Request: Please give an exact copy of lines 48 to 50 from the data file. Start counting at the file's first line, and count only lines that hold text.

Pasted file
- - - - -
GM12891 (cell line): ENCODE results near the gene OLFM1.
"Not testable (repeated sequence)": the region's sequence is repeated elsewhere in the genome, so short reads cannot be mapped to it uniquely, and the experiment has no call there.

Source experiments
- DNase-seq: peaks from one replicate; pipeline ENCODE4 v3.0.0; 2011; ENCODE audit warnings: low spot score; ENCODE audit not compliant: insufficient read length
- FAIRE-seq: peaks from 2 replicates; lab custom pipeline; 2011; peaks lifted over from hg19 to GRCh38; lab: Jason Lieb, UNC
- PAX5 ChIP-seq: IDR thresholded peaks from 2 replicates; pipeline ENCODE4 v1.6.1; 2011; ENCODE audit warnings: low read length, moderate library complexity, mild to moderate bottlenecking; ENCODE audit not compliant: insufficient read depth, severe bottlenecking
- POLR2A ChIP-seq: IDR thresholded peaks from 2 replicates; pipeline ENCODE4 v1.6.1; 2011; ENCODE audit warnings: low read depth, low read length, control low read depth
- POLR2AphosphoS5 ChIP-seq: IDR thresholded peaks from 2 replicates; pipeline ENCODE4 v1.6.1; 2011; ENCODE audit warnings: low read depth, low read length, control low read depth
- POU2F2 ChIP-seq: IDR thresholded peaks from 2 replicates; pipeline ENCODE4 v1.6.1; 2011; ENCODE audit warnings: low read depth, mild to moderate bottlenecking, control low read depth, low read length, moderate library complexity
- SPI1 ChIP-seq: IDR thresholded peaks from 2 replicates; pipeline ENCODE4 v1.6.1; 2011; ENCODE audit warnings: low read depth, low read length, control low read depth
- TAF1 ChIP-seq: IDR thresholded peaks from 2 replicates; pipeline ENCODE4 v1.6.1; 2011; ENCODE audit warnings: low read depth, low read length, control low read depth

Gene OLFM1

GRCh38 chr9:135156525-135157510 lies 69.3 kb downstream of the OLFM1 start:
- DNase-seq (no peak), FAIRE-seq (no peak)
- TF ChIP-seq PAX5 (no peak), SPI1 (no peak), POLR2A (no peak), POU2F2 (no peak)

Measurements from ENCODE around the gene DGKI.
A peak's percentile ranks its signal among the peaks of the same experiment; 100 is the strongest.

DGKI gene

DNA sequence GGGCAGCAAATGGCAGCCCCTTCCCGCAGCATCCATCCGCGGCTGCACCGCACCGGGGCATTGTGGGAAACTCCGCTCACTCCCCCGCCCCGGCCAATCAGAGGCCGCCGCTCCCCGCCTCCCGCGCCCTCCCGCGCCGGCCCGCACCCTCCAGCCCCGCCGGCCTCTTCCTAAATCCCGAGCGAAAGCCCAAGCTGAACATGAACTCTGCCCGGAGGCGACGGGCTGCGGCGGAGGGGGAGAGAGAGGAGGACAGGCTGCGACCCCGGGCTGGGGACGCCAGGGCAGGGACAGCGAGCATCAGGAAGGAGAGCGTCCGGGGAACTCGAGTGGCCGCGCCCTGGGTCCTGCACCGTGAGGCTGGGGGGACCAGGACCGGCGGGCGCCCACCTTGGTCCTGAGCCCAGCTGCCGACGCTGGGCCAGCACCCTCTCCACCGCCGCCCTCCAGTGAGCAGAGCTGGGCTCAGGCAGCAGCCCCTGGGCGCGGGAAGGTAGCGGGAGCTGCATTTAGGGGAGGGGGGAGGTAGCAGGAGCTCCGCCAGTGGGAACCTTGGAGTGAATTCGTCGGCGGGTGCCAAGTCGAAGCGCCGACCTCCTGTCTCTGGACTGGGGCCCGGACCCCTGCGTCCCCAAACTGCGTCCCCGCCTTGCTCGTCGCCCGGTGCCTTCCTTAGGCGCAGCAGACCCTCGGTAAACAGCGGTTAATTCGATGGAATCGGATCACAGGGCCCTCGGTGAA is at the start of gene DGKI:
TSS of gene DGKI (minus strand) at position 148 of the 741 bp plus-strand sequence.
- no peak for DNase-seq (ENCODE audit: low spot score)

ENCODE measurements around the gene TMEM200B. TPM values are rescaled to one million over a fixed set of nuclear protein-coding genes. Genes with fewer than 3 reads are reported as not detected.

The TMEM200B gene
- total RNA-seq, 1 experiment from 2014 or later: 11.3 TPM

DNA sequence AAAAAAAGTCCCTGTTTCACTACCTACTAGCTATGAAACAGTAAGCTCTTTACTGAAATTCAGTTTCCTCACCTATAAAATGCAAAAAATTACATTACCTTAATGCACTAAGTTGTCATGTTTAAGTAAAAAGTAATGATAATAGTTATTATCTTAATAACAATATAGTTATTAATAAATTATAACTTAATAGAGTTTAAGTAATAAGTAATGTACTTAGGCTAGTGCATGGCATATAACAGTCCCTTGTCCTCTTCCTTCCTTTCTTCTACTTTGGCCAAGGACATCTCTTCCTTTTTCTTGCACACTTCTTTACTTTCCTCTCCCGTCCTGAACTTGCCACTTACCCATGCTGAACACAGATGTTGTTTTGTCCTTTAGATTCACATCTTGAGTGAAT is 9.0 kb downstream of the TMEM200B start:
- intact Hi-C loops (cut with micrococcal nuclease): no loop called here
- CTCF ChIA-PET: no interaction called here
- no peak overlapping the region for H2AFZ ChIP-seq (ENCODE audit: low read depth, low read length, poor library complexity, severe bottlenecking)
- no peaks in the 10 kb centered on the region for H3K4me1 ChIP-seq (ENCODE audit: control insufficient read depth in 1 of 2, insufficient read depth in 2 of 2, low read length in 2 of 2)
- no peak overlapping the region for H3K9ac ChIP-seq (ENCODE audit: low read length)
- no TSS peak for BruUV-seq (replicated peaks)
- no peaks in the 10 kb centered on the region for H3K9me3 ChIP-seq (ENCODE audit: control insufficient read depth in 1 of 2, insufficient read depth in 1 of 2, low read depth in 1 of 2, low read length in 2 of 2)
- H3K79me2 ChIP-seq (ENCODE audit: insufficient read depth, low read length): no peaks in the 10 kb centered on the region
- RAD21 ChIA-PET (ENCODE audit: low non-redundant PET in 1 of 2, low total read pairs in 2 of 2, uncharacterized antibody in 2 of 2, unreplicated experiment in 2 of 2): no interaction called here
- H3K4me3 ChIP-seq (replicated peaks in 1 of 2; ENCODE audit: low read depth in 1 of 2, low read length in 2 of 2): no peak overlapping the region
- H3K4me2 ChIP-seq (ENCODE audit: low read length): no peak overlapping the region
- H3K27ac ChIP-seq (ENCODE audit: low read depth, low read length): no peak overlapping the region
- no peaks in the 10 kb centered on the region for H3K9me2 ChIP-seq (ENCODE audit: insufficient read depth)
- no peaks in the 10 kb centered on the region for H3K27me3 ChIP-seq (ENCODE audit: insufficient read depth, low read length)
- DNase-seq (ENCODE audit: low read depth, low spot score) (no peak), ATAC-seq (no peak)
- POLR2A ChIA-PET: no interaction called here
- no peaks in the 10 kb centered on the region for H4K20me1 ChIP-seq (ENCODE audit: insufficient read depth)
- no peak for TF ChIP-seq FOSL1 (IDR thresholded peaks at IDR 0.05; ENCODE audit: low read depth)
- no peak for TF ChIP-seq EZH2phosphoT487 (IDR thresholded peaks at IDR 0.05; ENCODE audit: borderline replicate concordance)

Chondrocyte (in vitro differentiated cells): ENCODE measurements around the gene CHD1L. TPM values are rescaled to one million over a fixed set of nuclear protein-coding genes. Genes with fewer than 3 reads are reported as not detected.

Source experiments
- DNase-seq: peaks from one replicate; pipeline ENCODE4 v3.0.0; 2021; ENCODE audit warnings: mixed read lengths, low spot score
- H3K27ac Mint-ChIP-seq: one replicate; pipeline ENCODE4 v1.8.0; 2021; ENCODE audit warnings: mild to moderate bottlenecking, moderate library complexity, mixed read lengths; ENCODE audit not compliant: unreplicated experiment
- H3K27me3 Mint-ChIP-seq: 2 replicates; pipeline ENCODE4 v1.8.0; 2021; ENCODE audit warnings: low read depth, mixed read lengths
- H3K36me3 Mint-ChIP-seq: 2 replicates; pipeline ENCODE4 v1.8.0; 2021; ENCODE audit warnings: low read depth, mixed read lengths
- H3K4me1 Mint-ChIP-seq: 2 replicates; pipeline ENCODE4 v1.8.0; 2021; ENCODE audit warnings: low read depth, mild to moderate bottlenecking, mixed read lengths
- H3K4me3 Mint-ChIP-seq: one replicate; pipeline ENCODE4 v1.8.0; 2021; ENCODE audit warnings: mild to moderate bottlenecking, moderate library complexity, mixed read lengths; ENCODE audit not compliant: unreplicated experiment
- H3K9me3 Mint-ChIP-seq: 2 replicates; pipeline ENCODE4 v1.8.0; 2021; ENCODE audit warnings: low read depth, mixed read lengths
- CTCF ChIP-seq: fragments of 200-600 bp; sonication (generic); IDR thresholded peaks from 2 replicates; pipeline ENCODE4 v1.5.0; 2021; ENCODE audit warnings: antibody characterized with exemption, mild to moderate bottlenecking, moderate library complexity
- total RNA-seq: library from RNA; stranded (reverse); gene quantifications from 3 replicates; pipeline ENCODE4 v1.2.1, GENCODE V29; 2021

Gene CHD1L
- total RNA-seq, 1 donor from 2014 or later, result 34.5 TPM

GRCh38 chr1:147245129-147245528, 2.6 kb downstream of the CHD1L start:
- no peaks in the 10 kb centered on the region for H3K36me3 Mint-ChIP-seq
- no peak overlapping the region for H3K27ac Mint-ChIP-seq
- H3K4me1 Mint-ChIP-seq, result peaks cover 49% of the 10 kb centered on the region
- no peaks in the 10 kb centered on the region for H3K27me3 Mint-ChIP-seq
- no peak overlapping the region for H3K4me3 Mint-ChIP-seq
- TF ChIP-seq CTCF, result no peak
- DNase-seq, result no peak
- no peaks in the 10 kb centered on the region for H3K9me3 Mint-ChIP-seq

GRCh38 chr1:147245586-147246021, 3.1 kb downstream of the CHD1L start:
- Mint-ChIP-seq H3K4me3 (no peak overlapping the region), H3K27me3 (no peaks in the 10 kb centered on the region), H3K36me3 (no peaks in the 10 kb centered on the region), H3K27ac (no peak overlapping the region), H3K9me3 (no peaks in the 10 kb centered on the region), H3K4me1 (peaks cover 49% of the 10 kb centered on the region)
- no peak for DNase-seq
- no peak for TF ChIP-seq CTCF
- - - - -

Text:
- H3K27ac Mint-ChIP-seq: one replicate; pipeline ENCODE4 v1.8.0; 2021; ENCODE audit warnings: mild to moderate bottlenecking, moderate library complexity, mixed read lengths; ENCODE audit not compliant: unreplicated experiment
- H3K27me3 Mint-ChIP-seq: 2 replicates; pipeline ENCODE4 v1.8.0; 2021; ENCODE audit warnings: low read depth, mixed read lengths
- H3K36me3 Mint-ChIP-seq: 2 replicates; pipeline ENCODE4 v1.8.0; 2021; ENCODE audit warnings: low read depth, mixed read lengths